Artificial Intelligence (AI) is the reason why there is a fair amount of enthusiasm in the world about this technology and that’s why I decided to write about it today.
I am from the opinion that I can better understand new things when I know what they are used for. Therefore, here are examples of how AI is being used in the market today:
- Predict which molecules will most efficiently bind with which proteins for the purpose of drug discovery.
- Predict which credit-card transactions are fraudulent versus legitimate.
- Predict, based on medical images, which tumors are benign versus malignant.
- Predict which automobiles have defects before they roll off the production line.
The best way I found to describe how to explain what is and how people can use AI is by adding a layer on top of this “black-box” technology and use something that most people are familiar with: economics.
Today in AI feels a lot like 1995 felt with the Internet. Most people will remember 95 as a transaction year in terms of the internet (Bill Gates wrote the Windows 95; Netscape went public, etc) and the reason for that is because the cost of communication, search and selling goods online was dramatically reduced. All the underlying economic models that have driven the Internet (supply <- demand; production <- consumption; prices <- cost). The only thing changed, is that the relative cost of a few key inputs has fallen dramatically; and it is the same with Artificial Intelligence. The reason why AI is important is that the thing for which the cost falls is a foundation input into such a wide range of activities that we conduct, and in the case of AI, that thing is the prediction. From now on, every time you read something about AI, replace it with the words: “cheap predictions”, and after that, the article will become less abstract and more practical.
How do you define prediction?
Prediction is defined as taking the information you have to generate information you don’t have. That includes what most people would traditionally call demand forecasting (take the last five years of sales to predict a forecast of the next quarter sales) and a less obvious is something like classification (a medical image that is the information we have and the information we don’t have is either a tumor is benign or malignant), the AI generating that classification, we call it prediction.
Prediction is taking information you have to generate information you don’t have.
The AI in the business side becomes an art more than a science because we will start converting non-prediction problems into prediction problems. Here is an example of how we are converting non-prediction problems into prediction problems: driving. We have had autonomous vehicles for a long time, but we always deployed our autonomous vehicles in a controlled setting so a factory or a warehouse, and way it was done is that they would program a robot to move around the factory floor and then they would give the robot a bit of intelligence. They put a camera on the front and would tell the robot, if somebody walks in front, then stop. If the shelf is empty, then move to another shelf. If, then.If, then.If, then. The problem was that we could never put that robot in a non-control environment because it would result in an infinite number of ifs. With machine learning, it was possible to reframe the problem: replace the infinite number of ifs with one prediction: what a person would do in this situation. The idea is to put an AI computer in the passenger seat and “observe” how a human would drive. In the beginning, the AI is not a very good predictor, however, with time and lots of data, they create their model: if the prediction of what the human was going to do is correct, they double down on their model; and if they are wrong, they take their model, making a different prediction potentially the next time the driver would do the same type of movement. As the AI “learns”, it will get to a point that the AI is such a good predictor of what the human driver would do, that the AI can just do it by itself. Converting problems that were traditionally prediction problems into prediction problems to take advantage of the new cheap prediction tool is what makes the market so excited about artificial intelligence and machine learning.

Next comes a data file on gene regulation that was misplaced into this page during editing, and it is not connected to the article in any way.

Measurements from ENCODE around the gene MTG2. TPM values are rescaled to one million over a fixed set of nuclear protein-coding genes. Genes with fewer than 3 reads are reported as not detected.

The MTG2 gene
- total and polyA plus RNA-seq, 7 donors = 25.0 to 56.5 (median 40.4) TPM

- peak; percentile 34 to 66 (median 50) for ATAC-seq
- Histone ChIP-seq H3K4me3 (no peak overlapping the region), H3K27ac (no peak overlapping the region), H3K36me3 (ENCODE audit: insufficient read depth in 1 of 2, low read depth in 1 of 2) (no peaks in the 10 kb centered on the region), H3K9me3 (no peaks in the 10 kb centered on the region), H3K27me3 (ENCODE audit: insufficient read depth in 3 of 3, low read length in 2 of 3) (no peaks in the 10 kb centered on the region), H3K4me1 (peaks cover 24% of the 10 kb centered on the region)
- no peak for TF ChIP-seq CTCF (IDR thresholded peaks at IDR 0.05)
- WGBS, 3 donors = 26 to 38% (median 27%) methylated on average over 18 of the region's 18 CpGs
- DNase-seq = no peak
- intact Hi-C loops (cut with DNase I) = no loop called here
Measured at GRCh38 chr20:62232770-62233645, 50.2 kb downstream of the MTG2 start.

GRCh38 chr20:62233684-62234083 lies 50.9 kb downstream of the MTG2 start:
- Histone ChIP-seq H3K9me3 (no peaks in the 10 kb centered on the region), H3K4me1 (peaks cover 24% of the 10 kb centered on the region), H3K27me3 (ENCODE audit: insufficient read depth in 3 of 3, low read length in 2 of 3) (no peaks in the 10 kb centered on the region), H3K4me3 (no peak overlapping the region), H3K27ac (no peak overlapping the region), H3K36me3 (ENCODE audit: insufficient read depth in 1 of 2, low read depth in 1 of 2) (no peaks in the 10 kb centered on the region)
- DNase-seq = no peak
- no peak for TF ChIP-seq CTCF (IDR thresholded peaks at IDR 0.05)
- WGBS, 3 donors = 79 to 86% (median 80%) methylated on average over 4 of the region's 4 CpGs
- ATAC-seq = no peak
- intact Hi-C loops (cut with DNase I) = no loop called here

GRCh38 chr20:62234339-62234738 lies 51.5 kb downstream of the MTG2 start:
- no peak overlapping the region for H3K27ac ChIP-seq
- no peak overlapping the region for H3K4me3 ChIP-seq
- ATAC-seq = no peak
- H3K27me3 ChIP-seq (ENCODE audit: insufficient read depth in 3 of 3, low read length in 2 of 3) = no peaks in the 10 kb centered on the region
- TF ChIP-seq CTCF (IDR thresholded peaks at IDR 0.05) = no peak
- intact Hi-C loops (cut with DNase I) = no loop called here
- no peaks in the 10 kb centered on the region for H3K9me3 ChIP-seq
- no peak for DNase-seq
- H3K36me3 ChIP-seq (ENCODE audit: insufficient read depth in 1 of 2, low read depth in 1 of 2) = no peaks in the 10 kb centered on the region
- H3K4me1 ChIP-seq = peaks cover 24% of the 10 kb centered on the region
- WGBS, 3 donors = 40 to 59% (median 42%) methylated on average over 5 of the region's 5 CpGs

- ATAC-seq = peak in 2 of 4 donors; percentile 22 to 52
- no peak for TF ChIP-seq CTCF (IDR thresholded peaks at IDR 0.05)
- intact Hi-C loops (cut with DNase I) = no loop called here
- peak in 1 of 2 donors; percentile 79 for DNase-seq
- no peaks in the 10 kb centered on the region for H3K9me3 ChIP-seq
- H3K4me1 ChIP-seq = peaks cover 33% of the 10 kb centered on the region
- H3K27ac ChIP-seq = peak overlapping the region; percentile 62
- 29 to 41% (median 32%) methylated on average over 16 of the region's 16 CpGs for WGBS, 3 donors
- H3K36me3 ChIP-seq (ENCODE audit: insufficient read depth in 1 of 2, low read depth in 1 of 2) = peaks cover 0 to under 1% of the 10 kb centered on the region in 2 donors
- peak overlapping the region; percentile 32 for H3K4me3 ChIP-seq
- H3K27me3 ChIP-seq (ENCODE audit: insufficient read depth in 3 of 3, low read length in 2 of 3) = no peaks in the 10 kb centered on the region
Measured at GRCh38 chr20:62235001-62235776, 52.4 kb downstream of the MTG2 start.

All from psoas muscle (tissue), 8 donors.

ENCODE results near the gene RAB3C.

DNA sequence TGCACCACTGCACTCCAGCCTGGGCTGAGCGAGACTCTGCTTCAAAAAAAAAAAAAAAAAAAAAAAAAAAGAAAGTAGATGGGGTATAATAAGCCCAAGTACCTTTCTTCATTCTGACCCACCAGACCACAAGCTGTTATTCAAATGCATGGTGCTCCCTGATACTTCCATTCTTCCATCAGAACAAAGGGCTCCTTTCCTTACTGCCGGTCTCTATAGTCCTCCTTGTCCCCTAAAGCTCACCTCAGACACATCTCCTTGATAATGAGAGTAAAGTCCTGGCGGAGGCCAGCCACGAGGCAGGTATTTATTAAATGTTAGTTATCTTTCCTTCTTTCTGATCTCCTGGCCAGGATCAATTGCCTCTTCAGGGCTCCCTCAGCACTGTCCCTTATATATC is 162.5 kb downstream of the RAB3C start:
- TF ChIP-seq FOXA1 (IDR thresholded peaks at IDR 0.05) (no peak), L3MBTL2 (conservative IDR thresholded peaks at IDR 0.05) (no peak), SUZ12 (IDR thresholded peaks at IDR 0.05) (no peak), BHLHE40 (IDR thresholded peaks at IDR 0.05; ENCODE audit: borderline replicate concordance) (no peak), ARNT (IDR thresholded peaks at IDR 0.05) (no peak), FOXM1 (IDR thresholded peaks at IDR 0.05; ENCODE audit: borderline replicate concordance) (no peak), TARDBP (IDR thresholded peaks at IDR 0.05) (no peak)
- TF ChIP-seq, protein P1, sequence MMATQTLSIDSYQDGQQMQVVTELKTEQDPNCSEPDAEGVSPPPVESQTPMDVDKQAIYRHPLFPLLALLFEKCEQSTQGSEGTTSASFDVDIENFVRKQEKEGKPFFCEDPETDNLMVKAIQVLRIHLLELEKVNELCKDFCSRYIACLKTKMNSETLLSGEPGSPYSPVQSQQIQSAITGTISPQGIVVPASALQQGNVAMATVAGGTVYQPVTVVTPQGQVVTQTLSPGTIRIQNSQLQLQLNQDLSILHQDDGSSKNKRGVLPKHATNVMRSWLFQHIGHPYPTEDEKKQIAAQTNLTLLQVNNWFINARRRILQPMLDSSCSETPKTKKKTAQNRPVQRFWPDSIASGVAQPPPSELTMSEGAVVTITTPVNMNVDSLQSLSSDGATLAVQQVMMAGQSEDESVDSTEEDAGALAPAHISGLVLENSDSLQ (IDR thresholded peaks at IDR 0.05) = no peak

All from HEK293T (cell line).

When the cost of something falls, it affects the value of other stuff, in economics that is called: “cross-price elasticity”, (The value of compliments go up and the value of substitutes go down). The capabilities of machine prediction increase, the cost of machine prediction falls and the value of human prediction will plunge, so human capabilities become less and less valuable because the machines can do so much better/faster/cheaper. As the price of machine prediction falls, human judgment, the input data, and the actions become more valuable.
Data is the new oil.
Ok, you might be thinking: if AI is just prediction and lowering the cost of prediction why is there so much fuss about it? The answer is because prediction is a key input to decision-making, and that is everywhere. A good CEO today is the one who makes good decisions. The goal is to have tools that help us make a decision in order to achieve better results, either into pharmaceutic companies, car manufactures or human resources, and that is why AI is so motivating today.
We are working on some great Artificial Intelligence models and if you would like to know more about what we are doing or if you would need any assistance when creating an AI model, don’t hesitate to contact us.
Thank you for the time and see you soon!
*Source: Prediction Machines: The Simple Economics of Artificial Intelligence, by Ajay Agrawal, Joshua Gans, and Avi Goldfarb.